“Mental health flows in both directions, not just downhill from parent to child,” said Peter S. Jensen, MD, founder and board chair of The REACH Institute. The effects on children when caregivers suffer from mental health problems are well documented. Another pattern is that parents and children can share an inherited tendency toward the same disorder. Furthermore, a child’s struggles can trigger disorders such as depression or anxiety in a caregiver.
“Blaming parents for their children’s mental health issues is not only a tactical mistake,” said Dr. Jensen, “it’s also simply incorrect.”
Pediatric practitioners have to tread carefully when they suspect that the caregiver of a child they are treating has mental health issues. Family practitioners have the advantage of being able to treat the adult as well as the child. Still, Molly Scharf, MD, another REACH faculty member and a family physician in Lima, NY, agrees that any hint of blame in approaching caregiver mental health is counterproductive.
Instead, both REACH faculty members recommend approaching caregivers with compassion and empathy. Dr. Scharf recommends a humble, curious approach that avoids condemnation. Dr. Jensen said that he likes to ask how the child’s condition is affecting the caregiver: “Wow, it must really be hard to see your child struggling like this. How are you coping?”
Another way to help parents open up is to ask whether they can relate to what their child is going through. Particularly in cases of ADHD, the parent often struggled as a child with the same issues. Seeing how the child is being helped by treatment can encourage caregivers to get help themselves.
Once some trust has been established, the practitioner may give the caregiver a self-assessment tool (see Resources) to continue the dialogue. Dr. Jensen reiterated that the approach to the caregiver’s responses has to be compassionate and nondirective: “Your answers suggest that you really are struggling. How can we get you some support?”
Once caregivers can talk about their issues, the next step is to help them into treatment. Both Dr. Jensen and Dr. Scharf suggest appealing to parents’ desire to care for their children. “Parents say, ‘I don’t care about me, just help my child,'” said Dr. Jensen. “I tell them that what will help their child is to be in a happy and healthy family.” He continues to emphasize how the child’s struggles affect the caregiver. “I say, ‘Your parenting skills are probably fine for most kids. But for this kid, you need extra support. You need a Black Belt in parenting.”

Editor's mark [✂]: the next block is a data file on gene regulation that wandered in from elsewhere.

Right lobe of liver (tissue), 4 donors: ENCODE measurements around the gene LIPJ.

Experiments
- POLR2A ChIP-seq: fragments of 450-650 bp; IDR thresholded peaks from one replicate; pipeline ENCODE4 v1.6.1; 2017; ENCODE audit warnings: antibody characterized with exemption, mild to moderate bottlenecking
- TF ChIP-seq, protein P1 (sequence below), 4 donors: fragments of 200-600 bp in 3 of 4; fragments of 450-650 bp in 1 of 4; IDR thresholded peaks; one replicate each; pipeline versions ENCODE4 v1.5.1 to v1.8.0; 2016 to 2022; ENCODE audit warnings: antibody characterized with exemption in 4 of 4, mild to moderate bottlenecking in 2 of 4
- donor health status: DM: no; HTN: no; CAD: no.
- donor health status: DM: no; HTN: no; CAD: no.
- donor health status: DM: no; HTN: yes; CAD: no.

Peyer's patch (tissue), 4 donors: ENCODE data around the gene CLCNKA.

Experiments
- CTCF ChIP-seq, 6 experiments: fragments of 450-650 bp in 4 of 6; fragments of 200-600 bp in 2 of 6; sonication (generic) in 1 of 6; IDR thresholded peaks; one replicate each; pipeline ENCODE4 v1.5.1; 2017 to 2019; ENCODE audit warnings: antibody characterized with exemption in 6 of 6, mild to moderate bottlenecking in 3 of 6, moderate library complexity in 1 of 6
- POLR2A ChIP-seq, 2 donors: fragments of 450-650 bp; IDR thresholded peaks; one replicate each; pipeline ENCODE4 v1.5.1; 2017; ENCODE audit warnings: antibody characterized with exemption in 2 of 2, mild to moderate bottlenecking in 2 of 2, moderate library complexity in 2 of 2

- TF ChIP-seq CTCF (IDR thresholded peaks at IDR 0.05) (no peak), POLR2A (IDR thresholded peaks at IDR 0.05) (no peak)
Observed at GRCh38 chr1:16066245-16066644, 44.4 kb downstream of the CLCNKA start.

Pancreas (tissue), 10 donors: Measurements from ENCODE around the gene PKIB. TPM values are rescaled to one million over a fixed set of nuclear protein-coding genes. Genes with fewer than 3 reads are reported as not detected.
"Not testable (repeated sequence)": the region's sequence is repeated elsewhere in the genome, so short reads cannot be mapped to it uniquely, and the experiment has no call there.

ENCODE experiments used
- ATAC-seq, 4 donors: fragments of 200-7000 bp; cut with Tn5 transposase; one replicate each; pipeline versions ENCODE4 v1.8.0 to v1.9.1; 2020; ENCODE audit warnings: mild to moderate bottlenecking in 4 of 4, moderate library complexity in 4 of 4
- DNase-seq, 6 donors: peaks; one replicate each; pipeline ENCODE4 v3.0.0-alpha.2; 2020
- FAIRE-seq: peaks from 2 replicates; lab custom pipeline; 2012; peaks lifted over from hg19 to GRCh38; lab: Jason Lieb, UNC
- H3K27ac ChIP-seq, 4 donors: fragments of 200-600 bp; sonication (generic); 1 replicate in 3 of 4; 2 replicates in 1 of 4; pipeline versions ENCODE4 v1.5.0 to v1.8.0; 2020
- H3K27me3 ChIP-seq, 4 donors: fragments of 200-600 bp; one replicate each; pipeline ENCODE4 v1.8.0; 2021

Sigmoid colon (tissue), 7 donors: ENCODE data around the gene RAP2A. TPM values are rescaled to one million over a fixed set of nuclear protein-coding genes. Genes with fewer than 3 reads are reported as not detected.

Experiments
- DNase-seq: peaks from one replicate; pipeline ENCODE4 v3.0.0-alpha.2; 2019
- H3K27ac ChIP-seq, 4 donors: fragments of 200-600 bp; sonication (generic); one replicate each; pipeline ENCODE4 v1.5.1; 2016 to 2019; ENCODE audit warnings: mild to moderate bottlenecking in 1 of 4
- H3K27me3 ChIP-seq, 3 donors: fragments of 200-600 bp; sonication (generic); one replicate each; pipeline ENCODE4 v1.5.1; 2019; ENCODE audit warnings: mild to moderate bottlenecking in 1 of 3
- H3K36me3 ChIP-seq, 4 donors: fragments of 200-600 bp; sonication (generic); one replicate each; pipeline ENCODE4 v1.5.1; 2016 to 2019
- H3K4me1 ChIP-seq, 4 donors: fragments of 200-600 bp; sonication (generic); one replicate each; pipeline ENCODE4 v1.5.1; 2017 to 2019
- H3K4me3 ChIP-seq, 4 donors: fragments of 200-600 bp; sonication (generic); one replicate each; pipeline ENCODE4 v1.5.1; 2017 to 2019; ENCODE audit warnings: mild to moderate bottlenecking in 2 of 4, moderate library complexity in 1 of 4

Dr. Scharf told a story of a mother who was struggling with treatment for addiction. What worked was to ask her, “Doesn’t your son deserve a mother who feels good about herself?”
When caregivers seem open to treatment, Dr. Scharf pointed out, family practitioners can simply say, “Suppose we set up a separate appointment for you, too?” Practitioners who have taken the REACH course Adult Behavioral Health in Primary Care are in a strong position to treat caregivers’ mental health issues rather than referring to specialists.
For pediatric providers, getting help for caregivers means referring them to an appropriate provider. Dr. Jensen emphasized the importance of building a network of local referrals. He gathers recommendations particularly from his patients’ parents, but also from other providers and from local chapters of national mental health organizations (see Resources).
From the initial approach through to referral or treatment, compassion — rather than judgment — is what makes it possible to help struggling caregivers. As Dr. Jensen put it, “This is the hidden gem that undergirds successful work with families: loving them — and letting it show.”
Dr. Scharf and Dr. Jensen agree that self-assessments can help caregivers see their need for mental health care. Freely available rating scales include the following:
“Even if you’re not going to treat the parent,” said Dr. Jensen, “you can use the results of this tool to have a warm conversation.”
Dr. Jensen recommends contacting local chapters of national mental health associations for referrals to mental health specialists. “Call the local chapter head and ask, ‘Who are families talking about?'”
Another way Dr. Jensen uses these organizations is for family support. “I show them the website and tell them that their homework is to go to the next chapter meeting. It’s important for families to get support from other families who are going through the same thing.”
“This course has given me valuable information all evidence-based, to help me feel more confident in managing depression, ADHD and anxiety in the office”